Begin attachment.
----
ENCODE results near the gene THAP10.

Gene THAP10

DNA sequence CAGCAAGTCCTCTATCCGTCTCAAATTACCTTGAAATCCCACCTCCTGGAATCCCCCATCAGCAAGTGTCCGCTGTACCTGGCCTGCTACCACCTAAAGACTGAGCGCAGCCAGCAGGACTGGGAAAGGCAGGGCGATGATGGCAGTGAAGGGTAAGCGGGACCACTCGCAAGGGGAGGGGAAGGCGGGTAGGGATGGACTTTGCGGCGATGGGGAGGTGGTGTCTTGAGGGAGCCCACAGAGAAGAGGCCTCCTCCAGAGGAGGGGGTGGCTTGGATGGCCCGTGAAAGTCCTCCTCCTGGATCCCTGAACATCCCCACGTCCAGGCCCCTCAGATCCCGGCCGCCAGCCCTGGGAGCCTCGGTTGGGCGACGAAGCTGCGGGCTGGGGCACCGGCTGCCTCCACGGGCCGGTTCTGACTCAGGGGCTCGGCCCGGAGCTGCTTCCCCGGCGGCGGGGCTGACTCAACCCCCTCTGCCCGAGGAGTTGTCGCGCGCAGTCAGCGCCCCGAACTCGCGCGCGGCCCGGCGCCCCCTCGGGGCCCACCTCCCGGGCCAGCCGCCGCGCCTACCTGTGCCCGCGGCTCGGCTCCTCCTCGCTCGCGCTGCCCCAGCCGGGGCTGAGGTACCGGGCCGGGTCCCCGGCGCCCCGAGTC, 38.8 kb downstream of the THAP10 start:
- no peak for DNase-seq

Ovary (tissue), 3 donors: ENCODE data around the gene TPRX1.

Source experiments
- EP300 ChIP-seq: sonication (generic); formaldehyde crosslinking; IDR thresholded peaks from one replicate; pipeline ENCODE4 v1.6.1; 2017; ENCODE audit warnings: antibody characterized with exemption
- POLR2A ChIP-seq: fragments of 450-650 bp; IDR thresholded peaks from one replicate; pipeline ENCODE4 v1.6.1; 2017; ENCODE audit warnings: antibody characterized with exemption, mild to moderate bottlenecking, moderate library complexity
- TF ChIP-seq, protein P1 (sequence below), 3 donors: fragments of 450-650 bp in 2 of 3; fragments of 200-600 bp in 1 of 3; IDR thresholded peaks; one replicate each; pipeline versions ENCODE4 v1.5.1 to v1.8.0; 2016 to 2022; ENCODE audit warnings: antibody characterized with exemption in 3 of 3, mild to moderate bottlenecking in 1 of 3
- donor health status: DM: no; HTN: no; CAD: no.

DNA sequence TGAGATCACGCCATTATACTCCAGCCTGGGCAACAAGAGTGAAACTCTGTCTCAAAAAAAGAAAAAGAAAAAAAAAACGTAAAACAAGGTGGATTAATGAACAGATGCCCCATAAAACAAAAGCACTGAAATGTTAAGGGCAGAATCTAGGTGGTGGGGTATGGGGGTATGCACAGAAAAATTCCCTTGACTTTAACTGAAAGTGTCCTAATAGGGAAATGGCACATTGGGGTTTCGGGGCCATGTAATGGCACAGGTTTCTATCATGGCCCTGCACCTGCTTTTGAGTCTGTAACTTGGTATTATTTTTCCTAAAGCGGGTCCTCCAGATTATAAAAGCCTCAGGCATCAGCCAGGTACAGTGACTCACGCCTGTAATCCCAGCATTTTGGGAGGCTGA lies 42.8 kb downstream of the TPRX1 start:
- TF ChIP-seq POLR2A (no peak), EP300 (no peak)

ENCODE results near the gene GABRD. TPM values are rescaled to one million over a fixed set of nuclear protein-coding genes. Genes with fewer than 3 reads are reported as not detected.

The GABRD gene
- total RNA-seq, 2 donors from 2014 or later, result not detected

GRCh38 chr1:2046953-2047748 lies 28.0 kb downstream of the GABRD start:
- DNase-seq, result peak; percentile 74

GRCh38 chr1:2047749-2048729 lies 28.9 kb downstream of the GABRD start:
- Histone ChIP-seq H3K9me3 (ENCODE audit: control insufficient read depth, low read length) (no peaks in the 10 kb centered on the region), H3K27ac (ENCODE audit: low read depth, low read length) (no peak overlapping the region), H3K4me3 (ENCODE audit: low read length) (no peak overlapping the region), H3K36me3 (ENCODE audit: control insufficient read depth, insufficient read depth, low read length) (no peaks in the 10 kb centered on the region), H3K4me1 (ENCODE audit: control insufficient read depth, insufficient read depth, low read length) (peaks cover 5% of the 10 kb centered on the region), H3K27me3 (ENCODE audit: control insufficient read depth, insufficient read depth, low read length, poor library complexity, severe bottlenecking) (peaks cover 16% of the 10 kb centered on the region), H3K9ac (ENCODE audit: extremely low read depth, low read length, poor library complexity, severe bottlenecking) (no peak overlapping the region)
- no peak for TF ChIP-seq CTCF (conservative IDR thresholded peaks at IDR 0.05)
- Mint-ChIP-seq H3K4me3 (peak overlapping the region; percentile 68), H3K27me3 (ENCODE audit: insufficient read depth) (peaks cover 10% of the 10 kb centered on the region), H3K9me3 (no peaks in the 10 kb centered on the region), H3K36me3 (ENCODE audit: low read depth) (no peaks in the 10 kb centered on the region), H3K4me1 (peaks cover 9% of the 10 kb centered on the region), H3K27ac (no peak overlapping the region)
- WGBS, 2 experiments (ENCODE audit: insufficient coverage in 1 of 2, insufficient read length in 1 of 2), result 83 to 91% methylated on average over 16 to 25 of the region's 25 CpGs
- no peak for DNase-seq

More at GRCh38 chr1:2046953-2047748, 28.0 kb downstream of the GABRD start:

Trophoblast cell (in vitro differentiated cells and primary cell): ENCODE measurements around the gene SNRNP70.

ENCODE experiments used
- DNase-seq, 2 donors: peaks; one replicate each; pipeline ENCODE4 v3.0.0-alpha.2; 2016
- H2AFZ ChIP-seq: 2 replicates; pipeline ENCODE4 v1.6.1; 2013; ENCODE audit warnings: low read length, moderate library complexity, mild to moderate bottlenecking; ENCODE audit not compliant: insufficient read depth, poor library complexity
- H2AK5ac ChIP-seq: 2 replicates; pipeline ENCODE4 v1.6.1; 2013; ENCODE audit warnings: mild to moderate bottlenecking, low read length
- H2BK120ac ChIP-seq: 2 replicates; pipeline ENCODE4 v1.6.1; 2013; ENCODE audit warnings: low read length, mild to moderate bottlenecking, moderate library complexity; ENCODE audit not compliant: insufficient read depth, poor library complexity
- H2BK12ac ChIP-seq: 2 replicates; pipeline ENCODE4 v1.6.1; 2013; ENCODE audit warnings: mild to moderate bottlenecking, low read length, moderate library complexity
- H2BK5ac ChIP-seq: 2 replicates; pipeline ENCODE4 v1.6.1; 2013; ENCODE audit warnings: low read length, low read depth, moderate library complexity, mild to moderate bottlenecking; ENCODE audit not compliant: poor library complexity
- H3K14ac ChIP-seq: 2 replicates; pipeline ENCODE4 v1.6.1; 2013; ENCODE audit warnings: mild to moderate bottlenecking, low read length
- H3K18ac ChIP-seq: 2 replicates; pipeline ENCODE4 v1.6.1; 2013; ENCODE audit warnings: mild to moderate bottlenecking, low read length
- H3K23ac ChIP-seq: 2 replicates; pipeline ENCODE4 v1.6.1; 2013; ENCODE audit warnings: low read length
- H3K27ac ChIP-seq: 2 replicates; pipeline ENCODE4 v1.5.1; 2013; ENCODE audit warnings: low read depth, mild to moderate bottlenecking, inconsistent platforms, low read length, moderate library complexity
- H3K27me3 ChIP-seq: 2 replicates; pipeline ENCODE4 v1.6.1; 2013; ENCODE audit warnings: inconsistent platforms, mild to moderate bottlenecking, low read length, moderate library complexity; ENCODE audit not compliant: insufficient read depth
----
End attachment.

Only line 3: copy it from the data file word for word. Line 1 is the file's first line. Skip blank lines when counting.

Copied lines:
DNA sequence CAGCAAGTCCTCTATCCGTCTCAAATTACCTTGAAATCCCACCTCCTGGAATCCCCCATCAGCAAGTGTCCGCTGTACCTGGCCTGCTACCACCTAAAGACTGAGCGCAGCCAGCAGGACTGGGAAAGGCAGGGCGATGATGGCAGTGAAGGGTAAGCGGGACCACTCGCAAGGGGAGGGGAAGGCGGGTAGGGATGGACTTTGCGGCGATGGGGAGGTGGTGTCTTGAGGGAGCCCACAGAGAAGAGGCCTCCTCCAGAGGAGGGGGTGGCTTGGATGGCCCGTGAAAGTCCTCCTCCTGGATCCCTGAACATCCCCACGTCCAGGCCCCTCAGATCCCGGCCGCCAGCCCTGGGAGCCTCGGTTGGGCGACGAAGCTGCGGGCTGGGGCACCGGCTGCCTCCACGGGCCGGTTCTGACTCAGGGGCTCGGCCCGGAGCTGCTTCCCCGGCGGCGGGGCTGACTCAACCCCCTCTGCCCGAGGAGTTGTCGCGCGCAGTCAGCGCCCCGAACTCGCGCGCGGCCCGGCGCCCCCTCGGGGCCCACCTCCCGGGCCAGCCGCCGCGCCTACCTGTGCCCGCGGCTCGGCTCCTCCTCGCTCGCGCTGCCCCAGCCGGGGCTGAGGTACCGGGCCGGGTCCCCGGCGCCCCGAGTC, 38.8 kb downstream of the THAP10 start: